The only emotion that we men seem free to share too much of is anger. There is a vast range of other emotions we experience. Display that range to your son. Keep your emotional conduit open to him. In our culture, men are called upon to model a limited mix of confidence and authority. This is a crippling frame when it comes to teaching our sons how to be fully engaged in their emotional world.
If you’re feeling uncertain about how to begin sharing more emotions, try goofiness and playfulness as a starting point. These are good starting places, but uncertainty, grief, fear, frustration and even loneliness are all emotions your son will confront in his life. Share the presence of these emotions in your life in a responsible way that acknowledges your child’s level of maturity, but let your son know you experience these things too. Show him your strategies for engaging with emotional challenges. Let him see that our families are safe places to share how we feel and to seek comfort when times are tough. And teach your son that these emotions are part of the rich tapestry of being human. Show him that emotions like sadness and grief are important parts of our emotional landscapes; landscapes that if fully experienced, makes life more rich and rewarding.
#2) Maintain Physical Intimacy
We dads hold our babies close and teach them to associate security with our warmth, our voices and our scent.
Don’t shy away from this kind of contact with your son just because he’s a gangly seven-year-old playing baseball now. Don’t be afraid to read your son a book and hold him close as he falls off to sleep.
There are limitless ways to teach our sons independence. But interdependence, and all the power that flows from it, is about having a solid baseline of love from which our sons can launch themselves into the world. Find a daily moment to hold your son close and share the unspoken security of your embrace. It will reinforce for him the baseline confidence that he is loved, beyond all the words that you will ever speak.
#3) Teach Your Son to Present His Point of View Effectively (and sometimes win the day).
I know, I know… our sons seem to be debating with us all the time. For instance, that old standby, “Why can’t I have some candy?” But teaching our sons how to make their case involves asking them to tie their arguments to the bigger picture. What is our family’s understanding about sweets? Are we close to dinner time? Did we have something already today? When you engage in big-picture rationales with your child and sometimes say yes, they come to understand their requests in the bigger picture of past and future conversations.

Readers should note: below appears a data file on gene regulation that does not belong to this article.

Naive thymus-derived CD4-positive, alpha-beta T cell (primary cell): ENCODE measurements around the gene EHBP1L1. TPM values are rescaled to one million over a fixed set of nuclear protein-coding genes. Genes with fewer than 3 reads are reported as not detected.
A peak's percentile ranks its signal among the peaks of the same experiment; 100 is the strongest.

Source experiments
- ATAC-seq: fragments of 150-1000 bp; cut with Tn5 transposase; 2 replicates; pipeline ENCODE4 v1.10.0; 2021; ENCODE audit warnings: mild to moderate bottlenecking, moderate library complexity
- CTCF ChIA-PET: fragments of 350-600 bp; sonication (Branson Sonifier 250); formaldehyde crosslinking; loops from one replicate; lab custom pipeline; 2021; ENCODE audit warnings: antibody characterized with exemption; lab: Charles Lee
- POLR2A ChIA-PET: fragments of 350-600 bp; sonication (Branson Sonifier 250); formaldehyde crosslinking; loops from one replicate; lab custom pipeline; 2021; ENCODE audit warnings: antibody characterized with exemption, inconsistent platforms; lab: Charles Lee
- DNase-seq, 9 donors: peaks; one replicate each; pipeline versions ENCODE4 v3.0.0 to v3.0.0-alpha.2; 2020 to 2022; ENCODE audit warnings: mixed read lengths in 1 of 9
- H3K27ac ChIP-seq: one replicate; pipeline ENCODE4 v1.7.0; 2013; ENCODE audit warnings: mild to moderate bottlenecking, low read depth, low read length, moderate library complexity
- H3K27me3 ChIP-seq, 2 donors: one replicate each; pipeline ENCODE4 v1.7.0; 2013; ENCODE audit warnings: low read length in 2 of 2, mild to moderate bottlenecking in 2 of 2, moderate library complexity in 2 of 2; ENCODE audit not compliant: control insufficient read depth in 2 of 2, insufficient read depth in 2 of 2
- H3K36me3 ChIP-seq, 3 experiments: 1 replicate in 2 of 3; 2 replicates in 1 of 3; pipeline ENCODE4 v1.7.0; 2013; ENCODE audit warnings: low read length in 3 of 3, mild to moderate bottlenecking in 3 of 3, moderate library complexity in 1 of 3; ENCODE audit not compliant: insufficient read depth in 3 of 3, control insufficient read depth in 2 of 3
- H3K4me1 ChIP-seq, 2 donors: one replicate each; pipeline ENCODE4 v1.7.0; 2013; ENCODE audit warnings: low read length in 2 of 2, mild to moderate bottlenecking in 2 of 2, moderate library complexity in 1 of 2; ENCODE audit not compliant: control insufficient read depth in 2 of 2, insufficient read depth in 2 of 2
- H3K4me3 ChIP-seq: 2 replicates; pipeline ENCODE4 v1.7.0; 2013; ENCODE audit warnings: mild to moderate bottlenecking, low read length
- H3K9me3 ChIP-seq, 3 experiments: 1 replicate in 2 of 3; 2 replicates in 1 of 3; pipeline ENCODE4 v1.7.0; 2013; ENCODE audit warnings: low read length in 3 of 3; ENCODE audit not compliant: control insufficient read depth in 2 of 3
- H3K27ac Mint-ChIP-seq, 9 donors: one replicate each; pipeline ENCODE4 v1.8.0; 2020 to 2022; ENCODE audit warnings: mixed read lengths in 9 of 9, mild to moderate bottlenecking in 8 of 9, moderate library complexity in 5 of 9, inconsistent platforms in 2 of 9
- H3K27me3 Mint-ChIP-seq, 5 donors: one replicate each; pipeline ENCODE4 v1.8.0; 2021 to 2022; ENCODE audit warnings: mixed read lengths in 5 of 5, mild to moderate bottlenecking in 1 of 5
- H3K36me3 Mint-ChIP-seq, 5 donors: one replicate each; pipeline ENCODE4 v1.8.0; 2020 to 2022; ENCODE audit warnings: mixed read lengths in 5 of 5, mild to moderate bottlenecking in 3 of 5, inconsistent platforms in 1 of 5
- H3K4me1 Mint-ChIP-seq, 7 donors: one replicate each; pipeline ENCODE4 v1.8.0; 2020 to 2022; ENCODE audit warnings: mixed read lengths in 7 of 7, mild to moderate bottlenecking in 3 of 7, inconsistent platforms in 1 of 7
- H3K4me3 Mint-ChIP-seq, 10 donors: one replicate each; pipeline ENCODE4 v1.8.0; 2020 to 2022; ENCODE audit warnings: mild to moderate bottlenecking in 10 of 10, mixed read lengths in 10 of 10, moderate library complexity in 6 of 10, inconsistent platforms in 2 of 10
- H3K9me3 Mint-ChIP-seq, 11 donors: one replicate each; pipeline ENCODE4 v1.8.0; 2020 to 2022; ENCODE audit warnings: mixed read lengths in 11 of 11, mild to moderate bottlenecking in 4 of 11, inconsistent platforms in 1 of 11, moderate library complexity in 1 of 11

As they engage in convincing you through prior agreements and current conditions, they grow their ability to convert blunt demands into well-reasoned requests. In order to succeed in this, they have to hear and understand your side of the conversation as well. As a result, you will find them accepting a “no” or “later” more gracefully when it comes. Patiently and consistently teaching your son how to make his case to you will translate into nuanced and confident communication skills with the world at large.
#4) Get Down in the Sandbox with Your Son and Make Little Dinosaur Caves, or Roadways, or Happy Princess Castles, or Whatever.
You gotta PLAY, man! When the question, “Daddy, will you play with me?” arises, you are being invited to visit the place where you will gain powerful insights about your son. I’m not talking organized sports here. I’m talking free, unstructured play. I’m talking building a fort out of two chairs and a blanket. I’m talking about finger painting on the biggest roll of paper you can find. I’m talking mud pies and snowballs. I’m talking making a dam on the creek out of rocks. I’m talking creative play time; the place where you both reinforce your connections with each other through the power of play. And, by the way, when you are playing, resist the urge to make anything a learning moment. Let go of your parent and tap into your playful self. Have some fun that isn’t meant to lead to anything other than the joy of play.
This organic play will help you see into the creative process of your son. Is there an engineer in the making there? An artist? A dancer? An author? A fashion designer? A scientist? During creative play time, more than any other, you will get tantalizing glimpses into the man he will become. In the free flow of creative play you will see where his natural strengths and passions lie. What you see there, you can later encourage and grow. But, more importantly, sharing the joy of play will create a reservoir of emotional trust that you can call on when life’s challenges arise.
#5) Model Emotional Courage Through the Power of Simply Listening